Friday, 28 January 2011

The Big Combo [1955]


If I were to make a list of archetypal film noirs that I’ve seen, The Big Combo would surely find a place in it. The film is about a cop’s obsession with bringing down an organised crime boss against all oppositions, while at the same time being, on some Freudian level, in love with the mobster’s beautiful and emotionally vulnerable fiancé. The film was way ahead for its time, as it contained a heavy dose of violence – the film contains one of the most innovative torture scenes one can imagine – and palpable sexual undercurrents. Cornel Wilde, as the tough as nails cop, was very effective, as were Richard Conte as the menacing, smooth-talking gangster, and Jean Wallace as his moll. But the most unforgettable part of the film undoubtedly happens to be its photography and cinematography. The canted camera angles, the high-contrast shots, the silhouettes and the arresting chiaroscuro haven’t just given us some truly iconic cinematic moments (as in the devastatingly beautiful final shot), it also managed to portray the seedy and sordid with such style, composition and élan that one can almost call the film poetry in motion, albeit a very bleak, dark and disturbing one. The film’s terrific opening soundtrack too managed to play its part by creating the fervent, feverish mood and the perverse, nightmarish atmosphere. Yet, for all its poetic beauty and sadness, it also remains an engaging and gleefully unpredictable hardboiled thriller.







Director: Joseph H. Lewis
Genre: Crima Thriller/Film Noir/Gangster Film
Language: English
Country: US

10 comments:

Sam Juliano said...

Yes, it's poetic an dviseral and ahead of it's time, and yes, the leads are electrifying. This is one noir, Shubhajit, that for the longest time was rather underestimated, and even today there hasn't been a legitimate DVD release. But we are lucky with this one as the public domain disc is quite good all things considered. Yes, that torture scene was unforgettable, and there is most definitely a 'sexual undercurrent.'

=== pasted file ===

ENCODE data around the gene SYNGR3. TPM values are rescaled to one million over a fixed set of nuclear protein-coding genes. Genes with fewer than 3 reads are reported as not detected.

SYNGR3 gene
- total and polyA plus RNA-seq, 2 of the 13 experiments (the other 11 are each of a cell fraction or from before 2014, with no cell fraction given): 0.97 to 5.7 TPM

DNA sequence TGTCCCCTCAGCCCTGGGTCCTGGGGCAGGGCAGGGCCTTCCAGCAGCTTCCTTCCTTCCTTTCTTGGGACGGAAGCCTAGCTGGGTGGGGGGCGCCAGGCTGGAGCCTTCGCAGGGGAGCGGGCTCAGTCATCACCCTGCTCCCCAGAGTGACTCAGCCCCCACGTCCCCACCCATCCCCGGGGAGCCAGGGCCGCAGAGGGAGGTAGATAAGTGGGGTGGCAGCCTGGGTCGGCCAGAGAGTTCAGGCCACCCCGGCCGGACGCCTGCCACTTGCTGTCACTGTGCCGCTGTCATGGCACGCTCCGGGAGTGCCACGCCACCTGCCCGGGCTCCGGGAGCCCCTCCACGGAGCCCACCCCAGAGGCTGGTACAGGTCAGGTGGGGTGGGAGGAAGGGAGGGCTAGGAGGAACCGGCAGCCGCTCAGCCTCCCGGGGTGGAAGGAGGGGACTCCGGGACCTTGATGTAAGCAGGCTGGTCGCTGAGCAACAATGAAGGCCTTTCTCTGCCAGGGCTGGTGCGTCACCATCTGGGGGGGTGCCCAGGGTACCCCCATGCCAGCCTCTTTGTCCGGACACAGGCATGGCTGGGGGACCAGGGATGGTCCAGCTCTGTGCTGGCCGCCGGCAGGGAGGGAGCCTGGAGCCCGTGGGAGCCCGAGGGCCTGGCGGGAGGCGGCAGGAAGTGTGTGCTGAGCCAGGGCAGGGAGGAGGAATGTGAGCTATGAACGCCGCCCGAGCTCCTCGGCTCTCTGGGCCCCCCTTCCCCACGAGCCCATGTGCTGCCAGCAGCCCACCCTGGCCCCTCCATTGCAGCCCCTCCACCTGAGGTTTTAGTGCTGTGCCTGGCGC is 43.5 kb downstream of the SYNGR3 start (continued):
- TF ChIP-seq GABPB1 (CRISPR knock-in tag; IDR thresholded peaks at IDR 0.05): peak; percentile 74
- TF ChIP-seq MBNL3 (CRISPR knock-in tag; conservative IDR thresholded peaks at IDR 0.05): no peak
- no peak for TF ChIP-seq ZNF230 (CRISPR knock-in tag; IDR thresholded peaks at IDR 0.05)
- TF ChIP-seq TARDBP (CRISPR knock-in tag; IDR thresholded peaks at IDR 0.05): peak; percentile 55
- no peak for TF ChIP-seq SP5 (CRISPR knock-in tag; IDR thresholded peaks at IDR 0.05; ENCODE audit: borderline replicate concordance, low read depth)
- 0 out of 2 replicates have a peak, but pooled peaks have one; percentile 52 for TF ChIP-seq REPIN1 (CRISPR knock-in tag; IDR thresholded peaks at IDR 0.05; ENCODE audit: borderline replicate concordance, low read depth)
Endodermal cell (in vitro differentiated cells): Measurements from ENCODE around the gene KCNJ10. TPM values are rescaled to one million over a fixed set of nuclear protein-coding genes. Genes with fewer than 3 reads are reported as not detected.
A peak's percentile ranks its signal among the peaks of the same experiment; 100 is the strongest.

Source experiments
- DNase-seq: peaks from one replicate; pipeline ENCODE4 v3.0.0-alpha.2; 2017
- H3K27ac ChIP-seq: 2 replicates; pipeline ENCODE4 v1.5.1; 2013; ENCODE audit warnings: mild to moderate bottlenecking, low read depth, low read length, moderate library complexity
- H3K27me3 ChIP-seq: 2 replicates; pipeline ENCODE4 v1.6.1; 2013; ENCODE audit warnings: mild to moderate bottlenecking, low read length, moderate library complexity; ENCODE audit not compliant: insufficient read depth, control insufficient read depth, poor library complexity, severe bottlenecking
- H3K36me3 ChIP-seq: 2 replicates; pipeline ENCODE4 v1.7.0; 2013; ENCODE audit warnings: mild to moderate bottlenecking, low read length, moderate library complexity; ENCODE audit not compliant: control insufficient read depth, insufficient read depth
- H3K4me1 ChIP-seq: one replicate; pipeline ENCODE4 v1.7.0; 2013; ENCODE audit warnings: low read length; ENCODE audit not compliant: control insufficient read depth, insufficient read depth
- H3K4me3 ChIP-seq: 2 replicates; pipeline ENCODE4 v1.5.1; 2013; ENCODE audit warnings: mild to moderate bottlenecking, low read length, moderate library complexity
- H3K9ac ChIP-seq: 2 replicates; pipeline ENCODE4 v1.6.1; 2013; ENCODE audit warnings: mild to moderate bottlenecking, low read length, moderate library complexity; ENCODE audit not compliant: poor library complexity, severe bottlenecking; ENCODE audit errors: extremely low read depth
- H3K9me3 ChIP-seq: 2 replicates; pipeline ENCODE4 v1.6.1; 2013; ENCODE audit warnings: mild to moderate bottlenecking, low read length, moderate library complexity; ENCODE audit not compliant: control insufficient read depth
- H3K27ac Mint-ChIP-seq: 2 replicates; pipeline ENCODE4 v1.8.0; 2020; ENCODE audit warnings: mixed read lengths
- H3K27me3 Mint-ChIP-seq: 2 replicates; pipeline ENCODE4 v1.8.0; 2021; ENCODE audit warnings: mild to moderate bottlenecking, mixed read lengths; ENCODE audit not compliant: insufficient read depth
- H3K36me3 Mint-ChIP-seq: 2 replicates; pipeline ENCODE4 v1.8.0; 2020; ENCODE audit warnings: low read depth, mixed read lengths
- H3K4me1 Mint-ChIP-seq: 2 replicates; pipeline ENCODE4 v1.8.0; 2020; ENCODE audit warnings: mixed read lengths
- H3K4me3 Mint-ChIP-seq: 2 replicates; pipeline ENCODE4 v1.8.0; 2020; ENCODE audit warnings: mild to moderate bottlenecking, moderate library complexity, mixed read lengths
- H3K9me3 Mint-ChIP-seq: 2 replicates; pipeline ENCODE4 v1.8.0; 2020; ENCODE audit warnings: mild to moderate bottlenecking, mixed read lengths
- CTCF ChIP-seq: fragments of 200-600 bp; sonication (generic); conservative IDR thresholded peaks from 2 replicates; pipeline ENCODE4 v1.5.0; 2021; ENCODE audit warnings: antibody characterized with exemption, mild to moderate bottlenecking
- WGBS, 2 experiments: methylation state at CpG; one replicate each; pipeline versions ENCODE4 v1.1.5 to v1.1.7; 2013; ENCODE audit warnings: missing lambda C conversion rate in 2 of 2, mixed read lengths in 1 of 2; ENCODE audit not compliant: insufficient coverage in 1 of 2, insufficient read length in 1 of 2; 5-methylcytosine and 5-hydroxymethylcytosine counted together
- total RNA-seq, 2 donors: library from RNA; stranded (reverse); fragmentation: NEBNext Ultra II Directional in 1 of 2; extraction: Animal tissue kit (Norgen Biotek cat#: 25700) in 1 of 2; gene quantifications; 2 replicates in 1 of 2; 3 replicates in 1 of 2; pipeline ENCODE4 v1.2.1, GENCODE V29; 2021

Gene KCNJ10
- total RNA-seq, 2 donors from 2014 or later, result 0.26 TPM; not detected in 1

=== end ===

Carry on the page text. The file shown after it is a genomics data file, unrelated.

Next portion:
This is really a fantastic capsule. You pushed every right button, mthinks!

Shubhajit said...

Thanks a lot Sam for the appreciation as well as your eloquent appraisal of the film. I was really bowled over by the film, and really hope that it gets its due recognition & finds a permanent place among the pantheon of great film noirs.

omar said...

John Alton was key to the visual look of noir and this is one of his greatest works - every shot seems to count for something; an exercise in visual economy.

Shubhajit said...

Absolutely Omar. This film was as much DOP John Alton's as it was its director's. The photography played a major role in making this film such a classic.

jklrd said...

I adore this film: the cinematography, the acting in every role, the envelope-pushing scenes, the brief comedy, the trianges and obsessons and everything about the ending scene. When I watch it, I end up watching it again and then surf the net for commentaries like this one.

Shubhajit said...

Thanks a lot for sharing your love for The Big Combo. I'm completely with you as regards to your views on the film. If I were asked to name 2 things that stood apart for me, they would have to be the film's dark themes of obsession, and the incredible cinematography.

Anonymous said...

Specially the scene where Richard Conte kisses Jean Wallace (she is facing the camera) on the face and neck - then the camera remains on the girl and not on Conte, the implication is very clear and daring and against the then existing Hays Code- but since nothing was actually shown, the scene was not cut

Shubhajit said...

Absolutely! I remember the scene you're referring to - that sure was a brave move by the director as the implication, as you noted, was perfectly clear, and hence might easily have run afoul of the then Hays' Code.

Joel Bocko said...

Ylthe conematography is great, but to me the most memorable feature is Richard Conte as Mr. Brown, who made a list of favorite characters I composed last year. He just nails charismatic evil.

Shubhajit said...

Yeah, indeed - he was the most slimy bastard in his role as the gangster, and Conte did a wonderful job in ensuring that his character never became one-dimensional, as villains often tend to be. And that torture scene - whoa! I mean, that would rank amongst the most innovative torture scenes I've ever seen.